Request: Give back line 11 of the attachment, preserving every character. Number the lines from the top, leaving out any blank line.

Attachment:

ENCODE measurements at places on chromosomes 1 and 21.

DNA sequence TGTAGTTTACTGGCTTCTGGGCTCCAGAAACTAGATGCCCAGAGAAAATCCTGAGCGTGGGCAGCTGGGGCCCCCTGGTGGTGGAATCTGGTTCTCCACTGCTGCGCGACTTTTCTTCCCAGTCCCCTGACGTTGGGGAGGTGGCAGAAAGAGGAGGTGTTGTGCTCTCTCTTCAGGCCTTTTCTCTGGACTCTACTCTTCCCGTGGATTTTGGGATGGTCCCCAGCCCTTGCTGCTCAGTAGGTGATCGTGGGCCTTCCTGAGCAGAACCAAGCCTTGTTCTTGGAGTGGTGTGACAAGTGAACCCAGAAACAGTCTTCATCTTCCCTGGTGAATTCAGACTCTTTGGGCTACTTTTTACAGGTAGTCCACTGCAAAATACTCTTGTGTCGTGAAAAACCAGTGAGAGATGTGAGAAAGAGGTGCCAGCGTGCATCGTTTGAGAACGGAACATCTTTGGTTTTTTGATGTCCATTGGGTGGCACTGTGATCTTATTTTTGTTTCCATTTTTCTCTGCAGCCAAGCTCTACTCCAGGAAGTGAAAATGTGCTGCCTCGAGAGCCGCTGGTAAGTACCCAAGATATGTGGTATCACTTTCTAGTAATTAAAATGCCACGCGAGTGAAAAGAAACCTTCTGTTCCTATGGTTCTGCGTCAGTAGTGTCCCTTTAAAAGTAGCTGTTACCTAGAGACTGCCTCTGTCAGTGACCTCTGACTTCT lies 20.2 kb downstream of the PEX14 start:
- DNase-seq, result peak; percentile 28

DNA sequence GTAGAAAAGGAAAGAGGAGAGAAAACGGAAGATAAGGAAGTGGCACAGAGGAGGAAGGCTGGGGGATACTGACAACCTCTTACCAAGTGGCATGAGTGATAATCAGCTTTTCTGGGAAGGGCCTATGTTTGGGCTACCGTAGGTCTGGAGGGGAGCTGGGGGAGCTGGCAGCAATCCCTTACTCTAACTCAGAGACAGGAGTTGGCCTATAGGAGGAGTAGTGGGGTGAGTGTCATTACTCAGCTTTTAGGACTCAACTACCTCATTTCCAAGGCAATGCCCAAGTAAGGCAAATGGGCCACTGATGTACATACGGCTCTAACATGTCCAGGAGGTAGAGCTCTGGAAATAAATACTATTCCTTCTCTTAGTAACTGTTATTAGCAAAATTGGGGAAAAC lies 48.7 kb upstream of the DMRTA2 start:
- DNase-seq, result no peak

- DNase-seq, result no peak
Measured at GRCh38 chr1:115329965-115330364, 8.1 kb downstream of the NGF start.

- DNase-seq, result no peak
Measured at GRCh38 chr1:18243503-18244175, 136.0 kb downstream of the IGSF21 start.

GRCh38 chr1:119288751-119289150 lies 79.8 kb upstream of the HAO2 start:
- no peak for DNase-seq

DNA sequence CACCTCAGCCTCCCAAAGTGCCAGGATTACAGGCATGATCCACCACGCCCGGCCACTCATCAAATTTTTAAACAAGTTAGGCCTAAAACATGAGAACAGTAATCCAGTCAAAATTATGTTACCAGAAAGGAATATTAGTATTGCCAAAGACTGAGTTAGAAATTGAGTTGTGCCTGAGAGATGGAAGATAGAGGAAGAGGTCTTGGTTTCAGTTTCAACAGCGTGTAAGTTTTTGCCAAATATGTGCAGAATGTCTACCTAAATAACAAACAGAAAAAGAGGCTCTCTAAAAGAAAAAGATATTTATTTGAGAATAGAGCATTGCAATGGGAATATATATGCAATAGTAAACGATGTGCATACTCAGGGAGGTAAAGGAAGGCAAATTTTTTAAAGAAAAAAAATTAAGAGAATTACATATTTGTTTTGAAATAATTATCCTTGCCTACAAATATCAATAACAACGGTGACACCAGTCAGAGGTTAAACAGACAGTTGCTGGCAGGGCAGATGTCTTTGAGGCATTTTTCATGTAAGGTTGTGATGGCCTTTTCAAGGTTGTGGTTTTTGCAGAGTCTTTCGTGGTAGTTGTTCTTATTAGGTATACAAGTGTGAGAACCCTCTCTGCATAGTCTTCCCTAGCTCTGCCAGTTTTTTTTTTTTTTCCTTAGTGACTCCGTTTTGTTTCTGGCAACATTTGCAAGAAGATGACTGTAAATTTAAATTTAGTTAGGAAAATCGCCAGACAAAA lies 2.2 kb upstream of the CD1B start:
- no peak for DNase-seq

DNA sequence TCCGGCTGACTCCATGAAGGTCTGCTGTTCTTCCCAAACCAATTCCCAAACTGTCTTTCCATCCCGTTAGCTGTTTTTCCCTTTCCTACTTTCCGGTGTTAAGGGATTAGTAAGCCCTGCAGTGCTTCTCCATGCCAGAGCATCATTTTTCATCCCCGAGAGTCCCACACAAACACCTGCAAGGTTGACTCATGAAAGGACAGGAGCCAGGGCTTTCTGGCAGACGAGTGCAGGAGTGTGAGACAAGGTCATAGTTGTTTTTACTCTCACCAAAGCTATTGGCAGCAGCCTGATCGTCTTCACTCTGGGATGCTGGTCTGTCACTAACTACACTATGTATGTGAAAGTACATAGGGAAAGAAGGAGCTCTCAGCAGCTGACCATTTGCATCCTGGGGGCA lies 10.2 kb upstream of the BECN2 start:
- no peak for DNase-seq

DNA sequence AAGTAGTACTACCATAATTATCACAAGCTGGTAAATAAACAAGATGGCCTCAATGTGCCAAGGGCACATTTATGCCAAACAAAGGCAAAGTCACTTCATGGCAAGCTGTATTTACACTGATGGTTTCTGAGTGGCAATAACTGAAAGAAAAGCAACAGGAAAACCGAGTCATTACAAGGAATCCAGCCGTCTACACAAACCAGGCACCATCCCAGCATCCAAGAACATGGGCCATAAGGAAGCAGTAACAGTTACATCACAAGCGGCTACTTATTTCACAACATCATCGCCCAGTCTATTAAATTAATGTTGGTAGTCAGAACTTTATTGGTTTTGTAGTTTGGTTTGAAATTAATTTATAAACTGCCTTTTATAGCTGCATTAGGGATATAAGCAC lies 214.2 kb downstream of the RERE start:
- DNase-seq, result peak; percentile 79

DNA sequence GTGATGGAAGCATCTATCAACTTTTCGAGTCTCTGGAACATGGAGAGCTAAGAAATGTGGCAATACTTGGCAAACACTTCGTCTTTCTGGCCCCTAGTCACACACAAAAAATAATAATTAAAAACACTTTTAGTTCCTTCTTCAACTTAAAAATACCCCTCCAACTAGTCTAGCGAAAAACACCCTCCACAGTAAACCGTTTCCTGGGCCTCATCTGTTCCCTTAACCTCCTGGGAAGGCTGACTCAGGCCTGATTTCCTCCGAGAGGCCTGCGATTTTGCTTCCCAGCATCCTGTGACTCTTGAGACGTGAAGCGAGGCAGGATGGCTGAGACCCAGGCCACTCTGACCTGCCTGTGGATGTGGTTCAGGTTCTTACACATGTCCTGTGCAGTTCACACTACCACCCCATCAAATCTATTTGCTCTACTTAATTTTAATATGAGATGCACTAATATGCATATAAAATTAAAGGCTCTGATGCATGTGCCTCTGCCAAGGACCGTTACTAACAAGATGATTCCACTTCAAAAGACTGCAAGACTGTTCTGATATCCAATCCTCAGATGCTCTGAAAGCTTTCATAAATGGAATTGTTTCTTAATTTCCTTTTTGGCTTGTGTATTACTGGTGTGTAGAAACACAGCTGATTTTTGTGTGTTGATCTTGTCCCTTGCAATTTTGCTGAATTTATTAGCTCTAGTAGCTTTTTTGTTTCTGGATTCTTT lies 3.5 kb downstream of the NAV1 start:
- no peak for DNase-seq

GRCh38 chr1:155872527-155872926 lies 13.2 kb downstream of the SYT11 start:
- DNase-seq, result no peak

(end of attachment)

- no peak for DNase-seq